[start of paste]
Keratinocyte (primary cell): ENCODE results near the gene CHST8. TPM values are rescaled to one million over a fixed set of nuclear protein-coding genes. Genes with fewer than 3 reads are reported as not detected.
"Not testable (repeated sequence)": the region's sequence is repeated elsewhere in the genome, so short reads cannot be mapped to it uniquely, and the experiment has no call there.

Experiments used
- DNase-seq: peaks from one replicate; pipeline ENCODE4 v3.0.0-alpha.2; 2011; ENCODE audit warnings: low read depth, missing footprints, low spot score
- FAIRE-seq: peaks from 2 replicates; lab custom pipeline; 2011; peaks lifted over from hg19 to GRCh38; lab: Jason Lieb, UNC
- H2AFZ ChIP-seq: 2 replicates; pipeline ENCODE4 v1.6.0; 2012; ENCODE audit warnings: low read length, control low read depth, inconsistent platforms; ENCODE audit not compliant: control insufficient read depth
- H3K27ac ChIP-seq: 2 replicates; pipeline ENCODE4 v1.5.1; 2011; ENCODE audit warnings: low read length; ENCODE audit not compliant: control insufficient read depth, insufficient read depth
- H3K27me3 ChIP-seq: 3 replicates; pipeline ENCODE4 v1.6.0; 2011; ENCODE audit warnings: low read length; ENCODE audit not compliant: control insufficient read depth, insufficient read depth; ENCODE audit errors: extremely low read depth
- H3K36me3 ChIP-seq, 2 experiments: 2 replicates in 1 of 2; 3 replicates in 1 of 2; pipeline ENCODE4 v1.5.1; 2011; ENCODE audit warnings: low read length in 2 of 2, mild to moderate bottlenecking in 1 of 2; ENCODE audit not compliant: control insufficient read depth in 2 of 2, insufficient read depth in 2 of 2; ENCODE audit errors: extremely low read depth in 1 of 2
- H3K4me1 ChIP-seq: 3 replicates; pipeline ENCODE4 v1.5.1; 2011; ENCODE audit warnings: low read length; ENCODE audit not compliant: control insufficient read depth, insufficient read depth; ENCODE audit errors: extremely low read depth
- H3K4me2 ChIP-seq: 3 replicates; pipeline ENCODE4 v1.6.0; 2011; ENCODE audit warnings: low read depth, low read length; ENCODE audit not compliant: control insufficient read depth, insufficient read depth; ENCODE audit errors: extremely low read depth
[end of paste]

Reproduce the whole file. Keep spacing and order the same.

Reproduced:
Keratinocyte (primary cell): ENCODE results near the gene CHST8. TPM values are rescaled to one million over a fixed set of nuclear protein-coding genes. Genes with fewer than 3 reads are reported as not detected.
"Not testable (repeated sequence)": the region's sequence is repeated elsewhere in the genome, so short reads cannot be mapped to it uniquely, and the experiment has no call there.

Experiments used
- DNase-seq: peaks from one replicate; pipeline ENCODE4 v3.0.0-alpha.2; 2011; ENCODE audit warnings: low read depth, missing footprints, low spot score
- FAIRE-seq: peaks from 2 replicates; lab custom pipeline; 2011; peaks lifted over from hg19 to GRCh38; lab: Jason Lieb, UNC
- H2AFZ ChIP-seq: 2 replicates; pipeline ENCODE4 v1.6.0; 2012; ENCODE audit warnings: low read length, control low read depth, inconsistent platforms; ENCODE audit not compliant: control insufficient read depth
- H3K27ac ChIP-seq: 2 replicates; pipeline ENCODE4 v1.5.1; 2011; ENCODE audit warnings: low read length; ENCODE audit not compliant: control insufficient read depth, insufficient read depth
- H3K27me3 ChIP-seq: 3 replicates; pipeline ENCODE4 v1.6.0; 2011; ENCODE audit warnings: low read length; ENCODE audit not compliant: control insufficient read depth, insufficient read depth; ENCODE audit errors: extremely low read depth
- H3K36me3 ChIP-seq, 2 experiments: 2 replicates in 1 of 2; 3 replicates in 1 of 2; pipeline ENCODE4 v1.5.1; 2011; ENCODE audit warnings: low read length in 2 of 2, mild to moderate bottlenecking in 1 of 2; ENCODE audit not compliant: control insufficient read depth in 2 of 2, insufficient read depth in 2 of 2; ENCODE audit errors: extremely low read depth in 1 of 2
- H3K4me1 ChIP-seq: 3 replicates; pipeline ENCODE4 v1.5.1; 2011; ENCODE audit warnings: low read length; ENCODE audit not compliant: control insufficient read depth, insufficient read depth; ENCODE audit errors: extremely low read depth
- H3K4me2 ChIP-seq: 3 replicates; pipeline ENCODE4 v1.6.0; 2011; ENCODE audit warnings: low read depth, low read length; ENCODE audit not compliant: control insufficient read depth, insufficient read depth; ENCODE audit errors: extremely low read depth